"While I was studying winemaking at uni, Pinot was considered by many to be ‘not a real red wine’ as it didn’t have the deep colour or the high tannin levels of Shiraz and Cabernet. Ironically, many of my colleagues and friends who now grow and make those varieties in regions like the Barossa, McLaren Vale, Hunter Valley or Margaret River now drink a lot of Pinot Noir. I think Pinot, Grenache, Gamay and some of the lighter style Italian and Spanish varieties suit our climate and lifestyle much more than the traditional full-bodied reds.”
Today's consumer is more sophisticated and demanding. We want choices. The health conscious drinker has also had an impact on the growth of lighter style reds. Most of our Pinot Noirs, for example, are easier to drink than your typical Shiraz or Cabernet Sauvignon, complement many more foods, but importantly are quite a bit lower in alcohol, which is what many people desire these days. Our climate is having a big influence on what reds people are drinking, particularly in summer. I'm loathe to open a full-bodied Shiraz on a warm day, preferring a lighter Pinot or modern style Grenache, and I’ll pop it in the fridge for a half hour before opening, to take the edge off it.
So what are the best light dry reds we have tasted recently? They represent a new generation of varieties being planted across the country. Winemakers have embraced lighter styles and consumers are getting the chance to taste them from many regions. We know Pinot Noir has been growing its market share for well over a decade now, but I'm excited about lots of other varieties such as Gamay, Grenache, Cabernet Franc, Sangiovese, Pinot Meunier and Nero d’Avola.
Many winemakers are also persisting with traditional varieties, but making these wines in a different way – lighter and more approachable. While the cool climate regions seem to be the obvious go-to for lighter style reds, it's fair to say that even traditional regions such as the Barossa have embraced the trend towards lighter styles. Grenache is the perfect example of wine from the Barossa that was traditionally rich and oaky, but these days is made in a lighter style, with grapes picked earlier, toning down the oak and making what I describe as easier drinking or ‘smashable’ wines.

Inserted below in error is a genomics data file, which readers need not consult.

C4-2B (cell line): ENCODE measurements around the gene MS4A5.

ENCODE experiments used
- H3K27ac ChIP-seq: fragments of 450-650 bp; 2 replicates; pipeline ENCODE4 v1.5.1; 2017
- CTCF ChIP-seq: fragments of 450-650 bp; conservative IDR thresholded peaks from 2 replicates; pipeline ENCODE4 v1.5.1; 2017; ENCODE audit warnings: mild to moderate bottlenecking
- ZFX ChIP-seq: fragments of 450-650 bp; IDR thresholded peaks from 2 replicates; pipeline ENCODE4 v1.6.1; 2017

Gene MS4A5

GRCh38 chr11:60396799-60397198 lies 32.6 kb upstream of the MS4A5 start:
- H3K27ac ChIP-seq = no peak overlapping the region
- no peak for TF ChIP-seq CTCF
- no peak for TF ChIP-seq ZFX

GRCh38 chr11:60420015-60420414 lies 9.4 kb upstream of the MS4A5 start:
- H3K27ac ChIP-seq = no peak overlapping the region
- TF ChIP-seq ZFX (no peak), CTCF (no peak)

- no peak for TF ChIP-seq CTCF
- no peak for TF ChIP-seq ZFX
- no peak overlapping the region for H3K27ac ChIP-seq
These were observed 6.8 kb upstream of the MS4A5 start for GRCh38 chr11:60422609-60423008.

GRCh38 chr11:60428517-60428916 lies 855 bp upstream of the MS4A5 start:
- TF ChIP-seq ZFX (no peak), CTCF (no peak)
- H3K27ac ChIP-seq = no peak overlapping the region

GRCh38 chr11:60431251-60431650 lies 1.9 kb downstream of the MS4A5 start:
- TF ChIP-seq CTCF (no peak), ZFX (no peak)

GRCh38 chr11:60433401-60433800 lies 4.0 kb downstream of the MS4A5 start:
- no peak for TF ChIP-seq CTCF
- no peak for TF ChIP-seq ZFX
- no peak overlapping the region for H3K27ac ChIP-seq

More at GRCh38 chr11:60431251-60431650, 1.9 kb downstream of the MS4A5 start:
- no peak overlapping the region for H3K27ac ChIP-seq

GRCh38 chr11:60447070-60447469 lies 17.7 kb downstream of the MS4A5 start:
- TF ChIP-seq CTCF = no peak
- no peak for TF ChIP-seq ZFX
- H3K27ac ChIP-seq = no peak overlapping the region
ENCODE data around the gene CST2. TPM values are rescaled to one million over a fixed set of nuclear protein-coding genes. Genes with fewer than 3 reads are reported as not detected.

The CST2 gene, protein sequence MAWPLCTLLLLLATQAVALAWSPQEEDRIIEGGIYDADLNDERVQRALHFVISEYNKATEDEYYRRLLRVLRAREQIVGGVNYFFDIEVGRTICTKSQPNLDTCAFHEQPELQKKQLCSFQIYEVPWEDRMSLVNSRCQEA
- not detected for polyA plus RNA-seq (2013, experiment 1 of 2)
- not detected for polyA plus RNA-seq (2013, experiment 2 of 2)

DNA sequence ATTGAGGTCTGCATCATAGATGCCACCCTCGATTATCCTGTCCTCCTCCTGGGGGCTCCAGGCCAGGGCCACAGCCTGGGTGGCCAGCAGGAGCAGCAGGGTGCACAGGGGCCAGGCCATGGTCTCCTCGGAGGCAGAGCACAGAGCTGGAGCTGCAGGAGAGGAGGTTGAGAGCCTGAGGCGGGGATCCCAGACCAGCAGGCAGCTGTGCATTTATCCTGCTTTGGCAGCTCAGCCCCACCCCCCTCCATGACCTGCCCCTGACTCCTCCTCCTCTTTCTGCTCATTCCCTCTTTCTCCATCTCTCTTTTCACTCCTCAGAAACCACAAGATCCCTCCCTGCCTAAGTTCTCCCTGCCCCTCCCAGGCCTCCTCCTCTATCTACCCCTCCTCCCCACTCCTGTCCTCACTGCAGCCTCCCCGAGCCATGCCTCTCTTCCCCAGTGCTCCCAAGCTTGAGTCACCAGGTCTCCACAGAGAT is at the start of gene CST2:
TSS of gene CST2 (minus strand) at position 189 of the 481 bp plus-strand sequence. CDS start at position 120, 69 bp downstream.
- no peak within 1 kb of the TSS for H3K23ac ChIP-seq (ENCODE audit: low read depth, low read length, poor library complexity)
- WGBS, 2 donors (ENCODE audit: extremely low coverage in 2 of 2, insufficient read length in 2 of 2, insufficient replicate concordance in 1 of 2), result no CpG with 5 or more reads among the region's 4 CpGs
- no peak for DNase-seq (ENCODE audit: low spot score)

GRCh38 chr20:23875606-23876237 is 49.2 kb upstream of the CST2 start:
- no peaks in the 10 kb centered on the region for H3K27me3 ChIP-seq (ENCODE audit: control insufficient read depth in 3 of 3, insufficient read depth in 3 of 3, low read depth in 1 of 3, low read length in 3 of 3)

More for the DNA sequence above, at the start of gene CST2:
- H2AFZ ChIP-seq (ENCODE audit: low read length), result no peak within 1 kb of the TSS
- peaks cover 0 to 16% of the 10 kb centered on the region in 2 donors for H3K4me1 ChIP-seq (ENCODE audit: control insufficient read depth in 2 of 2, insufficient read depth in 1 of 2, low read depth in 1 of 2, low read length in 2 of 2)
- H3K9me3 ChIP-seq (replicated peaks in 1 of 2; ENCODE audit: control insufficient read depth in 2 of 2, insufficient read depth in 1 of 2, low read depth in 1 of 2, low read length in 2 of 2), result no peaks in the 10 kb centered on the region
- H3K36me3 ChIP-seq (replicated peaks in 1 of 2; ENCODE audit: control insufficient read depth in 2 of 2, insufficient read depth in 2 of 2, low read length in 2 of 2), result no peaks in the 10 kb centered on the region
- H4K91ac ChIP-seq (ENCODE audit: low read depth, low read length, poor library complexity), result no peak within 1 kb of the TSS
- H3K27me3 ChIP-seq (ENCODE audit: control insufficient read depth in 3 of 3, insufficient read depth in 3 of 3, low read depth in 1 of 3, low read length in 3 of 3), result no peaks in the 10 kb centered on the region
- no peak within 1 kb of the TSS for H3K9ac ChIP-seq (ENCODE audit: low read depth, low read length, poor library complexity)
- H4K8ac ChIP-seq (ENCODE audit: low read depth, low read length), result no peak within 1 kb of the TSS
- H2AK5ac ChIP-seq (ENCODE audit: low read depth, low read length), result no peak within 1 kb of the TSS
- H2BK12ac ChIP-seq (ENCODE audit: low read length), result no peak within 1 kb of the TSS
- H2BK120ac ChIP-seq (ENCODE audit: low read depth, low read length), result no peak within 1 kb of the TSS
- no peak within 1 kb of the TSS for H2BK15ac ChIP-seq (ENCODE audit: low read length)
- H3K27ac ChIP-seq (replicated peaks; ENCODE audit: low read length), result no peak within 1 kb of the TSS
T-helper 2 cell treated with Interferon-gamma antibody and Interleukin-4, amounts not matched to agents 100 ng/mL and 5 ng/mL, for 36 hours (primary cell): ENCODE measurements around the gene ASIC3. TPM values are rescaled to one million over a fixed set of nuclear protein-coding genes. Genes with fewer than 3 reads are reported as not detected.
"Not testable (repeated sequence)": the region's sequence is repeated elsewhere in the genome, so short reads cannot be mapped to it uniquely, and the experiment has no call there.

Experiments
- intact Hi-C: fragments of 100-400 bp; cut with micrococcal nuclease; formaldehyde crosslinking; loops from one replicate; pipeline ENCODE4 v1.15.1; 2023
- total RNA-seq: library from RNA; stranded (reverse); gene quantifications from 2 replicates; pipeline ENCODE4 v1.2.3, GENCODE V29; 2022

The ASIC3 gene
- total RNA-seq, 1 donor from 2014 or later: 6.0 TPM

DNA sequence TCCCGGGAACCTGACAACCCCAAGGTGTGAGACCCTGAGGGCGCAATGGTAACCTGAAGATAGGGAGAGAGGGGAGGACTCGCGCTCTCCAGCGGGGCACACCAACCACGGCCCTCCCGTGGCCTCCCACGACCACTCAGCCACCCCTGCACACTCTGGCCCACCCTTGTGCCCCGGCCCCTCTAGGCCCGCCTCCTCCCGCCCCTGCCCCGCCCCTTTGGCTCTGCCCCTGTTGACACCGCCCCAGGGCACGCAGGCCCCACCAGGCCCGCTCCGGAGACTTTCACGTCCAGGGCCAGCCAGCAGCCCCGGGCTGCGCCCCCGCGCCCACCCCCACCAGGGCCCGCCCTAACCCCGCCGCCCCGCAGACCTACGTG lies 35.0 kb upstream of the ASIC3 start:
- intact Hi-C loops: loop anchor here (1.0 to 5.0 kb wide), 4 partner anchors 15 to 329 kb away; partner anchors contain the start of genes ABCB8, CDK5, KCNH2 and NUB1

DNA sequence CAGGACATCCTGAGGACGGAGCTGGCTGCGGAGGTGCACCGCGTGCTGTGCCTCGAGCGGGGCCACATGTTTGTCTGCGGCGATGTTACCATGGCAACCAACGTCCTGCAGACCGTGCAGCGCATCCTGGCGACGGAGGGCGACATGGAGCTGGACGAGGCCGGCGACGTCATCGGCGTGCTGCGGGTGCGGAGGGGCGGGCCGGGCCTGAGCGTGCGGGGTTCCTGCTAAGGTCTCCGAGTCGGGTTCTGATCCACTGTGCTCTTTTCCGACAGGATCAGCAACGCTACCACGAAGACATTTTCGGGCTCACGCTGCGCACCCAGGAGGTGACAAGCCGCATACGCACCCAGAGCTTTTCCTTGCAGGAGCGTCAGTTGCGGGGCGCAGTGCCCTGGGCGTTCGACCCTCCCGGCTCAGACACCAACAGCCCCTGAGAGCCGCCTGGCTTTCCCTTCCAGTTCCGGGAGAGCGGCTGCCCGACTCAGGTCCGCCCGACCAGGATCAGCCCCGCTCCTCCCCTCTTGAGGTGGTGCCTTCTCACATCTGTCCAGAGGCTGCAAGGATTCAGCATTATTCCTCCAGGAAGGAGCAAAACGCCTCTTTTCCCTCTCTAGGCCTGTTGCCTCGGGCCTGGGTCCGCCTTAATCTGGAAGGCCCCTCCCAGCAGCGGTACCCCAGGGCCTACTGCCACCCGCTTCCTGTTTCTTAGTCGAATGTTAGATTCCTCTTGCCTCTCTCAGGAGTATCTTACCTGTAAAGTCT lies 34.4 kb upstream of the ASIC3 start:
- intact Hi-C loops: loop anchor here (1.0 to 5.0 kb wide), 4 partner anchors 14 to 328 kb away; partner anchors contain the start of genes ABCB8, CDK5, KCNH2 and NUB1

Wayne Ahrens, winemaker at Smallfry Wines in the Barossa, labels some of his wines as ‘Joven’ and explains, “I spent a fantastic year living in Spain in my youth and the chance to try my own interpretation of this classic style gives me a thrill. In the Barossa in 2017, we picked the Tempranillo quite early to capture some sour red cherry/cranberry characters, which in my mind are the perfect foil for some lovely old bush vine Garnacha. Monastrell, Bastardo and Tinta Amerilla fill out the back palate, but the main focus of this wine is juicy red fruits and bright flavours. This is a great food wine for matching with today's fresh flavours. Like a red wine with your chicken or fish? This is it.”
The popularity and growth of lighter style red wines is a fantastic development for Australian wines. While I will always have Shiraz from the Barossa and the Hunter Valley in my cellar, these days I'm buying more of the fresh, juicy fruit driven styles like those featured here. When it comes to red wine, the future is certainly bright...and light!